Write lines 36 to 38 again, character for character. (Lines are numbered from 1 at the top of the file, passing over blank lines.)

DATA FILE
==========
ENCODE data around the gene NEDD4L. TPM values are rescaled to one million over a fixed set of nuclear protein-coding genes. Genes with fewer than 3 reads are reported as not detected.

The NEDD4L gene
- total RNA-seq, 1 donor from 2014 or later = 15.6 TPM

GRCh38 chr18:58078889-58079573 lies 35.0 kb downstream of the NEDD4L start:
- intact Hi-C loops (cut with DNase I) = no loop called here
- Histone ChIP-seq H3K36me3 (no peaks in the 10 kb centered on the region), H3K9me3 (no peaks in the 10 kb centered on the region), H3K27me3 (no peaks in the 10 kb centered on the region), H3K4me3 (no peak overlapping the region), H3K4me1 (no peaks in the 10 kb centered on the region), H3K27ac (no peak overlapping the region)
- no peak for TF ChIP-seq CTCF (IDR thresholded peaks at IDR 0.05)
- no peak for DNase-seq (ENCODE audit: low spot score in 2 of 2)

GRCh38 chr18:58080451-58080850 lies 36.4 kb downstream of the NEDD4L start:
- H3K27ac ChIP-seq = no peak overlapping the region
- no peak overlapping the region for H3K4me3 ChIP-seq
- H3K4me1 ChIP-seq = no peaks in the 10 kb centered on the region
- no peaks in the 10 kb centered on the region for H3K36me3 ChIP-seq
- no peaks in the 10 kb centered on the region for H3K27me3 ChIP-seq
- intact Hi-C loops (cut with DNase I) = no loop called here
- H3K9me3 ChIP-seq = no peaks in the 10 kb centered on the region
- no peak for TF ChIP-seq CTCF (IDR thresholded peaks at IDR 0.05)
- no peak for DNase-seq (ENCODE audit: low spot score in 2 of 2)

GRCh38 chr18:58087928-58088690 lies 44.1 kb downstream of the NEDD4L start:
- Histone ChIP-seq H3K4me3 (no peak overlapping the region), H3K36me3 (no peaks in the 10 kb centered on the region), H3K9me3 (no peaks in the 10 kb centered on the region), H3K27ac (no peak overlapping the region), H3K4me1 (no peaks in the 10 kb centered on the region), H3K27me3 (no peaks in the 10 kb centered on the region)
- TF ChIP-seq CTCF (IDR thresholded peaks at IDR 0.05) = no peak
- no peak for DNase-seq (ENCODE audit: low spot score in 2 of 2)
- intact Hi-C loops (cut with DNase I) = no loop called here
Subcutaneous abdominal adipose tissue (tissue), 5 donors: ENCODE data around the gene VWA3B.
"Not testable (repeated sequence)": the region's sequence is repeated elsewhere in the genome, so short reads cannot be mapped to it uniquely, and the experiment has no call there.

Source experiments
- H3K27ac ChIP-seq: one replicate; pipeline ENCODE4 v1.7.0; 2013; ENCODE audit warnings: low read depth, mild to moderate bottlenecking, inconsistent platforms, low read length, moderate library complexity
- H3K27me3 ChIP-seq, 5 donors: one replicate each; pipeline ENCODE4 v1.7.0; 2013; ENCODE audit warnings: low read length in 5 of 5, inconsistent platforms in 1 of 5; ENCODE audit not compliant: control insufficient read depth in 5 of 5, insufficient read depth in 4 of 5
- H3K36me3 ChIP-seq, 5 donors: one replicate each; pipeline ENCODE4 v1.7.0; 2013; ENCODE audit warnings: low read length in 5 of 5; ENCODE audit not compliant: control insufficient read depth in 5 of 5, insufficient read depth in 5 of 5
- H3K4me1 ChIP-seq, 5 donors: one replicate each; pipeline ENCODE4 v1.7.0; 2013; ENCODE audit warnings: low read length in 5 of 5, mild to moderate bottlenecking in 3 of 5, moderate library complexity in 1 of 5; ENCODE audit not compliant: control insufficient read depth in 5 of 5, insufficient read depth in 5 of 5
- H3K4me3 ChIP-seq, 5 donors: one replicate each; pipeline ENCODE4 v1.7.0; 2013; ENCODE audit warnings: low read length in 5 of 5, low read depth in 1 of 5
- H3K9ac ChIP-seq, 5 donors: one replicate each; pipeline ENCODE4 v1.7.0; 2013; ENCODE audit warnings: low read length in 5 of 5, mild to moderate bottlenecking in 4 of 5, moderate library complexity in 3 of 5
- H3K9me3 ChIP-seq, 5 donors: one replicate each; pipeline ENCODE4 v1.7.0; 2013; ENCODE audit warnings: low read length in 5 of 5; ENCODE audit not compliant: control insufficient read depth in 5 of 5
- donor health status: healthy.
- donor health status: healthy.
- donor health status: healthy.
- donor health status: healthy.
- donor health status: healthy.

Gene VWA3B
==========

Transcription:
- donor health status: healthy.
- donor health status: healthy.
- donor health status: healthy.